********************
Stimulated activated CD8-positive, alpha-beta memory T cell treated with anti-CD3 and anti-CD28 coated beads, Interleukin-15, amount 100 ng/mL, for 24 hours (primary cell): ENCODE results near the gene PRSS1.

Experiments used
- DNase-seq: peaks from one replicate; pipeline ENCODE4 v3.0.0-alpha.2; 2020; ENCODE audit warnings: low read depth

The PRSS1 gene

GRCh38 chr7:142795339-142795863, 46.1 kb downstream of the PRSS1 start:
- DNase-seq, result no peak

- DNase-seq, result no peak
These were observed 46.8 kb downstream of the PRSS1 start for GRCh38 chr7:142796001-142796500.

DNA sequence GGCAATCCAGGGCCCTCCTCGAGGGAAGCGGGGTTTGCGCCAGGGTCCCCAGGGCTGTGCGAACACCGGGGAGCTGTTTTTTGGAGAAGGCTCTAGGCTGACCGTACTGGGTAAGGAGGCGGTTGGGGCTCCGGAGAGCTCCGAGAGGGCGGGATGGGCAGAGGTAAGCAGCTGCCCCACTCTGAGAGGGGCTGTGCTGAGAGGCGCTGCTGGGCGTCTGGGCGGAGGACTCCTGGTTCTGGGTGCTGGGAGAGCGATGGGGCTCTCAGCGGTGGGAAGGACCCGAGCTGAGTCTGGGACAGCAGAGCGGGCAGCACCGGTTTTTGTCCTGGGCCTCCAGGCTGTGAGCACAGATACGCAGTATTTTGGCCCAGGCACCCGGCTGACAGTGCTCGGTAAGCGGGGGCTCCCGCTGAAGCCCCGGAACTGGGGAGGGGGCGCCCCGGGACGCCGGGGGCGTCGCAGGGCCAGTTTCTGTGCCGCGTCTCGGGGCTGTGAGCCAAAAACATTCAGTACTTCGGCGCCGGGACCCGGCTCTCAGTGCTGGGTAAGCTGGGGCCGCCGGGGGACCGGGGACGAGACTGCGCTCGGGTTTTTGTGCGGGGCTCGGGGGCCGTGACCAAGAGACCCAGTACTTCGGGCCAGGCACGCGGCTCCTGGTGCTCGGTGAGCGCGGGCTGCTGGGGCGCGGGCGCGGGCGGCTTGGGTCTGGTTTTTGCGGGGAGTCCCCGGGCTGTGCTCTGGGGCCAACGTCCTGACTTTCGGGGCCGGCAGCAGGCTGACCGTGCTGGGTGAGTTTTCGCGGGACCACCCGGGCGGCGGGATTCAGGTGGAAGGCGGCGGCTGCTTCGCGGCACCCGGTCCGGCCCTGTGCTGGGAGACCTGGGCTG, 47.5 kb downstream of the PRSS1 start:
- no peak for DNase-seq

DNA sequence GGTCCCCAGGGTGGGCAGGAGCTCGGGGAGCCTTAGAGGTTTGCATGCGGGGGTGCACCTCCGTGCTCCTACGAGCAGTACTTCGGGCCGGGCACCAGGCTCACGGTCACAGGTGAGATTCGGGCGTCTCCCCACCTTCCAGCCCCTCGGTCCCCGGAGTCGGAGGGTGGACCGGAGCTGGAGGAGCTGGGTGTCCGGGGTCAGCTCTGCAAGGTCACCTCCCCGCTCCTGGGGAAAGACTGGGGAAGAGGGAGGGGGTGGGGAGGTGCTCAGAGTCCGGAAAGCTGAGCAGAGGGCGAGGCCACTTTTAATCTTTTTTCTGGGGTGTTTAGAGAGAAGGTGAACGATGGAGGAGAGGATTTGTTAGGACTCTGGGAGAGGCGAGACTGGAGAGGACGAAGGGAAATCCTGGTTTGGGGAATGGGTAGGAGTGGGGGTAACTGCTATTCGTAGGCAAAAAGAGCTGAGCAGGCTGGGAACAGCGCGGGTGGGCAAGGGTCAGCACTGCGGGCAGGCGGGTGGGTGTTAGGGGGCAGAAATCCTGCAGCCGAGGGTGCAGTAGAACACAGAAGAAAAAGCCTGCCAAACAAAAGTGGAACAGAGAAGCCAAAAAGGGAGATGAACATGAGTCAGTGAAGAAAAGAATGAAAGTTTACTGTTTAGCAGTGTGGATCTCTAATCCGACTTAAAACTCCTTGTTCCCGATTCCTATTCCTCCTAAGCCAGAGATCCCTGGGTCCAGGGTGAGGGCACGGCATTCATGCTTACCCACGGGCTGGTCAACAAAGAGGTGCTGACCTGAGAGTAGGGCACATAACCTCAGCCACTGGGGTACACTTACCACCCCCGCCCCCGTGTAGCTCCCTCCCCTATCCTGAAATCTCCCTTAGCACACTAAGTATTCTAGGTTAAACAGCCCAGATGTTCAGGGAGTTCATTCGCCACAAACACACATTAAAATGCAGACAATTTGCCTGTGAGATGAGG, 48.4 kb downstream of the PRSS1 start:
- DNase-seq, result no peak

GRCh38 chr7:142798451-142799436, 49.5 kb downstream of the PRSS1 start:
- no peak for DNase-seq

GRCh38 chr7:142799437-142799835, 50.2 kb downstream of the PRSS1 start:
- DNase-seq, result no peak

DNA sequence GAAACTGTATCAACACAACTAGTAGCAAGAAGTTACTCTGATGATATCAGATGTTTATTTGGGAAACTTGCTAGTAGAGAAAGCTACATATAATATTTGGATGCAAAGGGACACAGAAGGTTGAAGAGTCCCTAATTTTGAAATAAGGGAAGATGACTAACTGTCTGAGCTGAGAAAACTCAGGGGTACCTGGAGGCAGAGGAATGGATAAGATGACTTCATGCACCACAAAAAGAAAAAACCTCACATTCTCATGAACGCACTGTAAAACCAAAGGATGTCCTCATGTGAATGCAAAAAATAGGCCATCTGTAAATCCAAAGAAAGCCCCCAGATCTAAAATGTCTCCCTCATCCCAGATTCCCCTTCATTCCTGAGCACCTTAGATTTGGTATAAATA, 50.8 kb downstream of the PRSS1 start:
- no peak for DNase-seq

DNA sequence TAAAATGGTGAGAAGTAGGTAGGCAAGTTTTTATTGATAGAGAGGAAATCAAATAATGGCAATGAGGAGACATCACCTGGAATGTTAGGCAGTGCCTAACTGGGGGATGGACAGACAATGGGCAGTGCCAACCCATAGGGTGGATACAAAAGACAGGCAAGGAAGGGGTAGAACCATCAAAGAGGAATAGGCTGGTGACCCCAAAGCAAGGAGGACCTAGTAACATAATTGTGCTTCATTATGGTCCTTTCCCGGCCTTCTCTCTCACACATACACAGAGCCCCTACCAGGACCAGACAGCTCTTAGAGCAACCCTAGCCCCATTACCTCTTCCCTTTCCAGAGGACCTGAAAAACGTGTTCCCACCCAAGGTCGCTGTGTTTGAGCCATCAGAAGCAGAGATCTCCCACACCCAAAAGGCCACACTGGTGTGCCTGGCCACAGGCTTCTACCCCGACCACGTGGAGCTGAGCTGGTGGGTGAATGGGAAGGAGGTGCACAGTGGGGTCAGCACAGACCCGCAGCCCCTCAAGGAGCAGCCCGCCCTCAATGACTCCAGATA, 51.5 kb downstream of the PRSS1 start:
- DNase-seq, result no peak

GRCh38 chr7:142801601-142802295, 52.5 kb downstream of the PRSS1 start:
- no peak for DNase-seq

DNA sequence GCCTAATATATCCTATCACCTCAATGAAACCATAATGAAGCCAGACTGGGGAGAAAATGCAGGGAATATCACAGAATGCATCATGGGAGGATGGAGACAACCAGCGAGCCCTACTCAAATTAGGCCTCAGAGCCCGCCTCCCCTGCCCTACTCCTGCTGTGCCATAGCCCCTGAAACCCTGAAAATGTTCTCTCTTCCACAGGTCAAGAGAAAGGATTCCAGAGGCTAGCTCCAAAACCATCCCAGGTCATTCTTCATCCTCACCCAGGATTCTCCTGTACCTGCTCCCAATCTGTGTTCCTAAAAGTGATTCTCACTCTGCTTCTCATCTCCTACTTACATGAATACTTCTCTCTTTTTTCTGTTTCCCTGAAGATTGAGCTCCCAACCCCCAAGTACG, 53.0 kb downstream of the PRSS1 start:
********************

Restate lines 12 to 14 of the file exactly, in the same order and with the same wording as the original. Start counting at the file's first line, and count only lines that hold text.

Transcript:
- DNase-seq, result no peak

GRCh38 chr7:142798451-142799436, 49.5 kb downstream of the PRSS1 start:
- no peak for DNase-seq